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Arroz Preto

January 29, 2010

For the last two weeks of my stage I was transferred from the prep kitchen to the main kitchen at D.O.M.. I now work with the two tasting menu chefs, Mariana Gilbertoni and Thiago Bañares. They are responsible for executing the very intricate dishes that can be served as four or eight course meals.

One of the dishes we serve as part of a tasting menu was Toasted Black Rice with Green Vegetables and Brazil Nut Milk. I was already familiar with the black rice (aka Forbidden Rice) from readings about China. The legend of the Forbidden Rice goes that for every acre of rice fields harvested, ten grains or so would be dark. These grains were reserved and served to the Emperor alone, hence the name Forbidden Rice. That was about four thousand years ago. Move forward to 1994 in the Brazilian state of São Paulo, and we find  a group of researchers from the Agronomic Institute of Campinas who were looking for a way to produce specialty grains to target the international gourmet market. Their research focused on a strain of black-pellicled rice called IAC-600 (Oryza sativa). This particular strain belonged to the Wang Xue Ren variety, and it turned out to be a very successful strain in adapting to the São Paulo climate. The grain also yielded great results in culinary tests where chefs were pleased with its nutty flavor  and versatility. Nutritional analysis showed that the grain (which is consumed whole) is rich in carbohydrates, oils, protein, phenolic compounds, fiber, cobalt, vitamins: A, B1, B2, B6, B12, niacin, nicotinic acid, pantothenic acid, pro-vitamins C and E. One of the farmers who is greatly responsible for the popularity of this ingredient with fine dining chefs in São Paulo is José Francisco Ruzene, also known as Chicão Ruzene. Chicão took a bet on the gourmet possibilities of this product and saw it as a way to save his family farm, which in the 1990’s was under threat of being eliminated by the competition with the rice giants in Brazil. His bet was successful and now many Brazilian chefs, including Alex Atala, swear by his product. Mr. Ruzene’s company now has grown its line of gourmet rice to include a red rice variety.

The dish we prepare at D.O.M. is actually quite simple: the black rice is boiled in vegetable stock until al dente, then strained and reserved. The green vegetables are all cut to bite size pieces. The garnish is made with celery and green onions. To plate, we sauté the rice in a very hot pan until it starts to toast. The vegetables are also quickly sauteed. The garnish is carefully put on top. The rice is served with a side cup of Brazil Nut milk (not pictured), which the guest pours over the rice at the last minute.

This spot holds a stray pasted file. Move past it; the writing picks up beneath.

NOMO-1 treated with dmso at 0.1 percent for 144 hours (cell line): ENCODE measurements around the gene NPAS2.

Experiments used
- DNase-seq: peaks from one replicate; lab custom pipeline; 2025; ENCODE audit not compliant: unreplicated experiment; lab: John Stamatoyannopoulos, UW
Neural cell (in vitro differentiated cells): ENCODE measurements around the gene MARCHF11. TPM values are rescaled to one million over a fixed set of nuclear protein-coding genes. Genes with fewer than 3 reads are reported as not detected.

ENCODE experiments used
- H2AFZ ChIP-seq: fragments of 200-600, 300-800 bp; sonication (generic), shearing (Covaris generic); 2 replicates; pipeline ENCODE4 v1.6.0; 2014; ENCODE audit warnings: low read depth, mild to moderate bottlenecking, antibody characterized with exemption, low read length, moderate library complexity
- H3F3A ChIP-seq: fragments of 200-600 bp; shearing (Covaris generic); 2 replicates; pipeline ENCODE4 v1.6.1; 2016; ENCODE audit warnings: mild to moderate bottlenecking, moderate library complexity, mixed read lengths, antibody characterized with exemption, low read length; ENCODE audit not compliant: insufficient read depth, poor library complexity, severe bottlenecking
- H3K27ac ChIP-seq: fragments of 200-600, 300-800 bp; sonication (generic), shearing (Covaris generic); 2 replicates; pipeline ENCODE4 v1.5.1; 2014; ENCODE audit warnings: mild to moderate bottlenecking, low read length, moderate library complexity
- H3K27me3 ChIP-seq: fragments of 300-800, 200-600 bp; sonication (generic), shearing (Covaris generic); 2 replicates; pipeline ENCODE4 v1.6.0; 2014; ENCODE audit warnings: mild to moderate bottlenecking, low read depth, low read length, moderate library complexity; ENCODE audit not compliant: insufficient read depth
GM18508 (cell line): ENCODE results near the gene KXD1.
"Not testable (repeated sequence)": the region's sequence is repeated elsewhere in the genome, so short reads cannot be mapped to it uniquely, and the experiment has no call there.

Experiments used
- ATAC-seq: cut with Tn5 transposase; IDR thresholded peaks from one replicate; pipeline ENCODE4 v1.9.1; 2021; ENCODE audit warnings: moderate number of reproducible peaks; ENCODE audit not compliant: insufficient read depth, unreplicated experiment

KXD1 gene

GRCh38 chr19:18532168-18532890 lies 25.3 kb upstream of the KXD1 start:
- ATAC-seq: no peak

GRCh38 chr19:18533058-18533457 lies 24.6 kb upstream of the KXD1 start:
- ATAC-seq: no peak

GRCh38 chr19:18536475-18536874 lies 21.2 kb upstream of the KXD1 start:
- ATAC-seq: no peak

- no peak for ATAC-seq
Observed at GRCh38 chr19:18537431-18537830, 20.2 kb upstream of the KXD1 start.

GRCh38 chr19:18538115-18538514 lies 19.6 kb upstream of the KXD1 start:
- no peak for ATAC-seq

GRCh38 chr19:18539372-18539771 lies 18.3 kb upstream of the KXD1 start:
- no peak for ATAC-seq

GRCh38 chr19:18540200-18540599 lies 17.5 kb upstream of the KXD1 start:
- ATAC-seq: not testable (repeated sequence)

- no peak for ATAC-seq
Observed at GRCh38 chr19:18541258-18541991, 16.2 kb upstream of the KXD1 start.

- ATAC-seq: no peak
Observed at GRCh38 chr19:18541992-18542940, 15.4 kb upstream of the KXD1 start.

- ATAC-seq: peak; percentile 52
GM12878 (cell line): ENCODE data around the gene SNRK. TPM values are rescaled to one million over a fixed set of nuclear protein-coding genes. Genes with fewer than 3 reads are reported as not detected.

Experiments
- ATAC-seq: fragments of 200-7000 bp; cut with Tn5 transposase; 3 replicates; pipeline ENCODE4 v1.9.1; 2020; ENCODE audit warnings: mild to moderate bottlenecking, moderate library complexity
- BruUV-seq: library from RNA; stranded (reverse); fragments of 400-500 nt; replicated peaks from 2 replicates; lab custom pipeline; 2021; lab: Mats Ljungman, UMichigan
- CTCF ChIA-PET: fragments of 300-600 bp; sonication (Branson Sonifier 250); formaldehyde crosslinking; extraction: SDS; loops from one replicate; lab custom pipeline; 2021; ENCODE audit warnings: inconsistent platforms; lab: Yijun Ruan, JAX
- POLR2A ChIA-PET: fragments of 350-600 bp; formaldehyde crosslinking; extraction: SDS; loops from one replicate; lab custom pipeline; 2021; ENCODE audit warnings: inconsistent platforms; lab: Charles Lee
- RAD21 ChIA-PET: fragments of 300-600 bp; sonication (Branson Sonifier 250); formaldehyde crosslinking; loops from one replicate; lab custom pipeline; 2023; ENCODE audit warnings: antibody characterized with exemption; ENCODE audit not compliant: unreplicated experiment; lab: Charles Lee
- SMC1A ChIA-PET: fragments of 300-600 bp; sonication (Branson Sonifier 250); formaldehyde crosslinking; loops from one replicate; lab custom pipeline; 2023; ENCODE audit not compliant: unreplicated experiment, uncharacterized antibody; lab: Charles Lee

Toasted Black Rice with Green Vegetables

The most labor intensive part of this dish is cutting the garnishes, but with careful knife skills they are not hard to accomplish. The celery is washed and sliced lengthwise in very thin slices (you must use a mandolin for this). Then each slice is carefully trimmed on the edges and scored several times on a bias. The garnish is immersed in ice water. The ice water causes it to curl into its final shape. I do not have pictures of the steps to make the green onion garnish but the procedure is similar. It consists of cutting the green part on the onion into segments of about two inches in length. By making an incision, you open the onion flat. The important part is to not rub it too much, the inside of the onion must still contain its natural moisture (which covers the leaf in a sort of goo like substance) – without it the leaf won’t curl. Next you slice thin strips off the leave and immerse them in ice cold water which will cause them to curl into a spiral.

Cut thin slice with a mandolin

Trim the edge off each slice

Score it on a bias

Immerse in ice water

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Chef Atala also has a recipe for a black rice risotto with catupiry which is featured in his book Escoffianas Brasilieiras. In my translation below I have loosely adapted the measurements to U.S. standard.

Risoto de Arroz Preto com Catupiry e Manteiga de Garrafa

  • 2 tablespoons Manteiga de Garrafa (may substitute with clarified butter)
  • 2 tablespoons minced Onion
  • 1/2 lb. Black Rice
  • 4 oz Dry White Wine
  • 3.5 cups Vegetable Stock
  • 4 oz Catupiry (I recommend using Catupiry but if that is not possible, use any other type of soft-creamy cheese)
  • Salt and Pepper to taste

Method: Lightly heat the butter and sweat the onions. Add the black rice and saute for three minutes. Add the wine and let it evaporate. Preheat the vegetable stock. Add a small amount to the rice and in low heat cook until it evaporates while constantly stirring. Gradually add more vegetable stock, repeating the process until the rice is al dente. Finish with the cheese and season.

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2 Comments leave one →
  1. Rose permalink
    September 16, 2010 1:02 am

    Thank you so much for this valuable information. Very useful indeed. . . . .

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  1. An eleven course dinner at D.O.M. « ..:seeking sustenance:..

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